If you have ever been asked to introduce someone to a large group you know how nerve-wracking it can be trying to come up with the right things to say. The purpose of the introduction is to highlight the speaker and explain who he or she is, what they will be speaking about and why he or she is addressing this particular topic.
This past week I served as Toastmaster (emcee) of our club meeting. I am working toward my Advanced Toastmaster Gold Award and one of the projects in the “Specialty Speeches” manual requires me to introduce the speaker for the meeting. Here are some things I learned about introducing a speaker.
Telling who the speaker is requires more than reading a list of facts about his or her education and accomplishments. If the speaker is well-known, that list may be very long and boring. Highlight the items you feel is most interesting and has the most association with the topic the speaker will present, then expand on a couple of events in the speaker’s career that the audience may most appreciate. Give a personal story about some charity work the speaker has done in the community or give a funny anecdote about him or her that helps the audience feel like they already know the speaker.
You should know in advance the topic the speaker will talk about. You don’t want to give away the entire speech but do touch on the relevance that this topic has to the audience. This will peak their curiosity and gain their interest. If you have read or heard a quote by the speaker that is relevant to the audience, use it to get their attention. For example, “Today’s speaker once said, ‘I’m not sure if it is the music or the guests that keeps people listening to my show, but at least they do come back for more!'”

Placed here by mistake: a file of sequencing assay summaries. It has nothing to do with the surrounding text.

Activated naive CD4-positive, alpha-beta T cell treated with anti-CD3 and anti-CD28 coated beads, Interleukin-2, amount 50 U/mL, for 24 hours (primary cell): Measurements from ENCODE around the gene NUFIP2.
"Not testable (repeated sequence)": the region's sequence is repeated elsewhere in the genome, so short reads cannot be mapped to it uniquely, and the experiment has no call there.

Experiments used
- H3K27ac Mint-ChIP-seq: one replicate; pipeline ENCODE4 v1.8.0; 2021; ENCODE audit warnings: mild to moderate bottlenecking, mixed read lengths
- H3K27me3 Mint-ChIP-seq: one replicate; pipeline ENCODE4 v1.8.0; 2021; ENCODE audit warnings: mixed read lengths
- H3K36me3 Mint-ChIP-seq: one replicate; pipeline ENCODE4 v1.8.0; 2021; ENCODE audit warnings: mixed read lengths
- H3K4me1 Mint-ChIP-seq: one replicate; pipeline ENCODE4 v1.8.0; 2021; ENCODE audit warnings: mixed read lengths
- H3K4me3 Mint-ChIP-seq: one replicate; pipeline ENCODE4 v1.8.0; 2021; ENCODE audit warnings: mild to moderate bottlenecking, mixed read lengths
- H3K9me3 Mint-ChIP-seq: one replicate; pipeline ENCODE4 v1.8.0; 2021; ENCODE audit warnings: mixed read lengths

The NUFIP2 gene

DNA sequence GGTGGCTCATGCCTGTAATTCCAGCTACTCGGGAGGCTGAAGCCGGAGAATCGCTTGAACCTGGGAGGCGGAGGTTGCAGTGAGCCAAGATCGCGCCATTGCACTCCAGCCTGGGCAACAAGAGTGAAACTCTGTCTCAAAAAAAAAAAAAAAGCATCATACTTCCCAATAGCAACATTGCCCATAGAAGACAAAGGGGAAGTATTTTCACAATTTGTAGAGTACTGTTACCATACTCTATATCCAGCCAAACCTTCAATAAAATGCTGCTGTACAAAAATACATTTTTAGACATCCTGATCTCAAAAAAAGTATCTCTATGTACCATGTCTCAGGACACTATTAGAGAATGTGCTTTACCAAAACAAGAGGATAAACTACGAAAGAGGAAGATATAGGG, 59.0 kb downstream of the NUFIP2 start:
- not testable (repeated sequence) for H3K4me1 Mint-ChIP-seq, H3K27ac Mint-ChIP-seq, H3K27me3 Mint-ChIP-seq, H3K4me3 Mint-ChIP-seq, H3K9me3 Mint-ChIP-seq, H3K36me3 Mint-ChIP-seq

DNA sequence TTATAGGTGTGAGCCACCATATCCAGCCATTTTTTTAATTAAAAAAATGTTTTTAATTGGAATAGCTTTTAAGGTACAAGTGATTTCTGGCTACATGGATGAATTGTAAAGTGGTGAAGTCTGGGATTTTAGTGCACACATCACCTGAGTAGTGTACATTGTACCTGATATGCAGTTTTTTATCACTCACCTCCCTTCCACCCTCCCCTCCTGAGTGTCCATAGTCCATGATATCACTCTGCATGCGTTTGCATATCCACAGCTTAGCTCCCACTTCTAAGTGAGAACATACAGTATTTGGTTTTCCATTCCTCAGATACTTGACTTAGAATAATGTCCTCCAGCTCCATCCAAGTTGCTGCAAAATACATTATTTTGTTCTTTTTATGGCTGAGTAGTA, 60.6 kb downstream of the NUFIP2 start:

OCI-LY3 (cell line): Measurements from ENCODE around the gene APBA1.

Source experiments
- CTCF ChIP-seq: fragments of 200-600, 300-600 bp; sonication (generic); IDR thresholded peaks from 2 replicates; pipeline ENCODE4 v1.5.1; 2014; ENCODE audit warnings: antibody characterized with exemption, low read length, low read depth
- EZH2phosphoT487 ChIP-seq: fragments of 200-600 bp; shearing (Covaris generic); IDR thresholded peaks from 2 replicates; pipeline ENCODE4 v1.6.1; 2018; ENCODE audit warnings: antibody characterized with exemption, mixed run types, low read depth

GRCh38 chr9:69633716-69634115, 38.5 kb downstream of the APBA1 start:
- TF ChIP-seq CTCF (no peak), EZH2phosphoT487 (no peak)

Give the audience an indication as to why this speaker was chosen to present the particular topic. If your audience is a group of parents of teenagers, your speaker may be an educator, a psychologist, or a parent who has raised teenagers. Bring out the reasons why this speaker is qualified to speak on the subject. Perhaps he or she served time in a detention center as a teenager and has inside information to share with parents who have troubled teens.
Organize your introduction as you would any other speech. Have a good opening that makes people laugh, or sit up and take notice. Ask a question or call for a show of hands in response to a scenario you pose. Make it correspond to the topic the speaker will present. Then, have a body with two or three points that cover the “who, what and why” questions above. When you have given the introduction, wrap it up by summarizing in one sentence such as, “Ladies and gentlemen, here’s a lady who has been there and done that and is here to tell us why we shouldn’t, please help me welcome Mrs. Edwina Smith.” You should start the applause and allow the audience to follow your cue. Stay at the lectern until the speaker arrives, then shake her or his hand and step away.
Your introduction should be entertaining and informational. If you have done your job well, the speaker will probably acknowledge your comments before he or she begins to speak. The audience will be ready to listen and receptive to the speaker. Just for the heck of it, when you are alone try introducing someone you know well. This will give you a better idea of how to put these tips into practice. Who knows when you might be asked on the spur of the moment to introduce a speaker? When it happens, don’t panic. Just take a deep breath and think, “Who, What, Why and How.”
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Yvonne Perry is a freelance writer and the owner of Writers in the Sky Creative Writing Services (WITS). She and her team of ghostwriters are ready to assist you with writing and editing for books, eBooks, Web text, business documents, resumes, bios, articles, and media releases. For more information about writing, networking, publishing, and book promotion, or to sign up for free email delivery of WITS newsletter, please visit http://www.writersinthesky.com New subscribers receive a free eBook Tips for Freelance Writing.
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